No products in the cart.
Roll over image to zoom in
Click to open expanded view
The Woman in the Dunes Novel by Kōbō Abe (Farsi)
The Woman in the Dunes (Suna no Onna) is a novel written by Kōbō Abe. It’s about a schoolteacher who gets trapped in sand and has to dig for his survival. The book won the Yomiuri Prize for Literature, was translated into English, and adapted into a film that won an award at Cannes Film Festival.
Kōbō Abe , pen name of Kimifusa Abe ( March 7, 1924 – January 22, 1993), was a Japanese writer, playwright, musician, photographer and inventor. Abe has been often compared to Franz Kafka and Alberto Moravia for his modernist sensibilities and his surreal, often nightmarish explorations of individuals in contemporary society. be was first published as a poet in 1947 with Mumei-shishū (“Poems of an unknown poet”), which he paid for himself, and as a novelist the following year with Owarishi michi no shirube ni (“The Road Sign at the End of the Street”), which established his reputation. When he received the Akutagawa Prize in 1951, his ability to continue publishing was confirmed. Though he did much work as an avant-garde novelist and playwright, it was not until the publication of The Woman in the Dunes in 1962 that Abe won widespread international acclaim. In the 1960s, he collaborated with Japanese director Hiroshi Teshigahara on the film adaptations of The Pitfall, Woman in the Dunes, The Face of Another, and The Man Without a Map. Woman in the Dunes received widespread critical acclaim and was released only four months after Abe was expelled from the Japanese Communist Party. In 1971, he founded the Abe Studio, an acting studio in Tokyo. Until the end of the decade, he trained performers and directed plays. The decision to found the studio came two years after he first directed his own work in 1969, a production of The Man Who Turned Into A Stick. The production’s sets were designed by Abe’s wife, and Hisashi Igawa starred. Abe had become dissatisfied with ability of the theatre to materialize the abstract, reducing it to a passive medium. Until 1979, he wrote, directed, and produced 14 plays at the Abe Studio. He also published two novels, Box Man (1973) and Secret Rendezvous (1977), alongside a series of essays, musical scores, and photographic exhibits. The Seibu Theater, an avant-garde theater in the new department store Parco, was allegedly established in 1973 specifically for Abe, though many other artists were given the chance to use it. The Abe Studio production of The Glasses of Love Are Rose Colored (1973) opened there. Later, the entirety of the Seibu Museum was used to present one of Abe’s photographic works, An Exhibition of Images: I.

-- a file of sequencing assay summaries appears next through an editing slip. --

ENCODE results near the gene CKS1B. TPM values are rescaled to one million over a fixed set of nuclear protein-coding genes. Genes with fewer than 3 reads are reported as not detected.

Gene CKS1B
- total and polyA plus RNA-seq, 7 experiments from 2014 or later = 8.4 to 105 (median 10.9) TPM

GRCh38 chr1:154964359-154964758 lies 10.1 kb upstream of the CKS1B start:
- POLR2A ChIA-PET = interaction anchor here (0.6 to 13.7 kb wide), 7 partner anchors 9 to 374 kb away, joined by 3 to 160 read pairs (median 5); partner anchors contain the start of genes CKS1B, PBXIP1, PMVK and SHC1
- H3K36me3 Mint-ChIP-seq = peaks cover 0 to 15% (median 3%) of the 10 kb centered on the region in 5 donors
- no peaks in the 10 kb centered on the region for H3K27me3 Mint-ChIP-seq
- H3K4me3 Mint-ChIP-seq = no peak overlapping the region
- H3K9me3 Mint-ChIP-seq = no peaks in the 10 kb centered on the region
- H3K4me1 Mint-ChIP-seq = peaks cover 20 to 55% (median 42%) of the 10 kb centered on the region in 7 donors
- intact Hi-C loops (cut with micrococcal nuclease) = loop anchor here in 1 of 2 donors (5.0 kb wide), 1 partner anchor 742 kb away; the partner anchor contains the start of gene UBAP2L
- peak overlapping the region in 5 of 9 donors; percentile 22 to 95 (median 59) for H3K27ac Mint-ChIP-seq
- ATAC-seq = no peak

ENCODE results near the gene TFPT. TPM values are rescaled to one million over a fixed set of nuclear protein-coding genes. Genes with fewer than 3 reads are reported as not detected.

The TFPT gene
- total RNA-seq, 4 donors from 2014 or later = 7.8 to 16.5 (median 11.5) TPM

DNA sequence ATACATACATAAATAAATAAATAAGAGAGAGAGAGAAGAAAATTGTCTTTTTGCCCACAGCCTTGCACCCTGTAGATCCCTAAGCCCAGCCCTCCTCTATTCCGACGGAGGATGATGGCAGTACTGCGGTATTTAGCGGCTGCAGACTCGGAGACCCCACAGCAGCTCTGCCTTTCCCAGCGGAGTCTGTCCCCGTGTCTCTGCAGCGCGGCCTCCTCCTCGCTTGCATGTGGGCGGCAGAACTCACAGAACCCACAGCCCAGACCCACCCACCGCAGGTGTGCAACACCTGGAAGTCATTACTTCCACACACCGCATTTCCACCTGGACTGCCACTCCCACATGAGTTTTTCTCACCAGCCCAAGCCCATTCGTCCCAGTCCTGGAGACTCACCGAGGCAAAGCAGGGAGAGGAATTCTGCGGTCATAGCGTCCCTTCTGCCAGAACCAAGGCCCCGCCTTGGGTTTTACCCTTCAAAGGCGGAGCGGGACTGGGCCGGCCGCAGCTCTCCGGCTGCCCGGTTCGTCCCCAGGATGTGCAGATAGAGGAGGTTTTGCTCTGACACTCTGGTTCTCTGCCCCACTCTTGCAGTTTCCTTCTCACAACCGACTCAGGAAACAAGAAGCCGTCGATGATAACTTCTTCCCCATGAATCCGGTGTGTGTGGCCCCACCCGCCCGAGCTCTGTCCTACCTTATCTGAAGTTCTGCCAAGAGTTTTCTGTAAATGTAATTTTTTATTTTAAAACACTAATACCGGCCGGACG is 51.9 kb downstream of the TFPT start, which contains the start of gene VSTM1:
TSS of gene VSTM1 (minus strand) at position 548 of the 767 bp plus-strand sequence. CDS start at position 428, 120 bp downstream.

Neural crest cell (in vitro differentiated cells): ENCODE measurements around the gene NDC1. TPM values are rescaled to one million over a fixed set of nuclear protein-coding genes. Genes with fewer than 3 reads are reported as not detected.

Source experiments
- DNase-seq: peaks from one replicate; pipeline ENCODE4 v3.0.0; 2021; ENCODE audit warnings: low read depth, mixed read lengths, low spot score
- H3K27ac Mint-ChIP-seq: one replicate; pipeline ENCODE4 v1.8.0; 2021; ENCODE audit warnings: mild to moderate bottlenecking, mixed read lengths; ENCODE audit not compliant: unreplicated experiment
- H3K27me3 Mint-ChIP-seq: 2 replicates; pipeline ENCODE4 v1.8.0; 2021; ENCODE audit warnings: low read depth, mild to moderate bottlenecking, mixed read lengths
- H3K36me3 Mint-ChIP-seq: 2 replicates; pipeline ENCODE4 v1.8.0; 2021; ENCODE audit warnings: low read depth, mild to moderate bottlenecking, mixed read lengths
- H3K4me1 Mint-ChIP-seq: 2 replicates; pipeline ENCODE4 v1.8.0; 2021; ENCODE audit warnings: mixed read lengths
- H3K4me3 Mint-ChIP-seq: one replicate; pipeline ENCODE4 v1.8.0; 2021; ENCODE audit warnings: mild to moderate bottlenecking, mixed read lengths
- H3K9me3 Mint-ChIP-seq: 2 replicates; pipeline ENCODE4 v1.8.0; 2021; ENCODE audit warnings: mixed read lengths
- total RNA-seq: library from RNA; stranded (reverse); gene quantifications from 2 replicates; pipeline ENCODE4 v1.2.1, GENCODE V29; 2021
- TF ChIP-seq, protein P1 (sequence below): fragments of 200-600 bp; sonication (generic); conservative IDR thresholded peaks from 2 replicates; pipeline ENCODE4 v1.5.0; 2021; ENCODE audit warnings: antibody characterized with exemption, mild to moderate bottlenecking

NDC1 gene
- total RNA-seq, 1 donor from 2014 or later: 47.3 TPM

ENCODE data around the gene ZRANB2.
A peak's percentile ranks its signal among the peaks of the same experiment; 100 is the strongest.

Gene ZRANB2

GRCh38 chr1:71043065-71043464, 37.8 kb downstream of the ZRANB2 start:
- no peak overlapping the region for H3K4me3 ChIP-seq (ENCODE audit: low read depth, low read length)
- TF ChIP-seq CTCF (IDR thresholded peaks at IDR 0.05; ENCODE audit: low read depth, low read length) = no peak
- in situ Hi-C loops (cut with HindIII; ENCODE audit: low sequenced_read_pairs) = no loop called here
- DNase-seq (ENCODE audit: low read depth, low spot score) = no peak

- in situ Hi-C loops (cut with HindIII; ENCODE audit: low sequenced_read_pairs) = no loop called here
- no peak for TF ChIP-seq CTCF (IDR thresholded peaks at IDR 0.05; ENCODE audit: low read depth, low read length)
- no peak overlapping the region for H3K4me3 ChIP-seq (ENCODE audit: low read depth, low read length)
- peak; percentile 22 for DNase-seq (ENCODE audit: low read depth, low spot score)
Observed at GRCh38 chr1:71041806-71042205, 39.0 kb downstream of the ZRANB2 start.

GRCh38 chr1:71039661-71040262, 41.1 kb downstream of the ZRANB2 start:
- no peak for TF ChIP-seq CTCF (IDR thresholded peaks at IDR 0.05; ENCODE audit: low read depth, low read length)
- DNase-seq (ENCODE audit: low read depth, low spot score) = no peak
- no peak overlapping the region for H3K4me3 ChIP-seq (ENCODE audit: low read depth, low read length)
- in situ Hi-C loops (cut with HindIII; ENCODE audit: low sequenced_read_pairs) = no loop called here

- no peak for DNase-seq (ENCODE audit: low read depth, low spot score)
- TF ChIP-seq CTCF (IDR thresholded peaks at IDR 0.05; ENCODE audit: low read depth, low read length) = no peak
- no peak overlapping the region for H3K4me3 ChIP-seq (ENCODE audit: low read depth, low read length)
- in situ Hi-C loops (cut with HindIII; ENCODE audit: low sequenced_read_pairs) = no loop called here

|Handling time||7 Days|
|Book Cover Type||Paperback|
|Persian Title||کتاب زن در ریگ روان اثر کوبو آبه|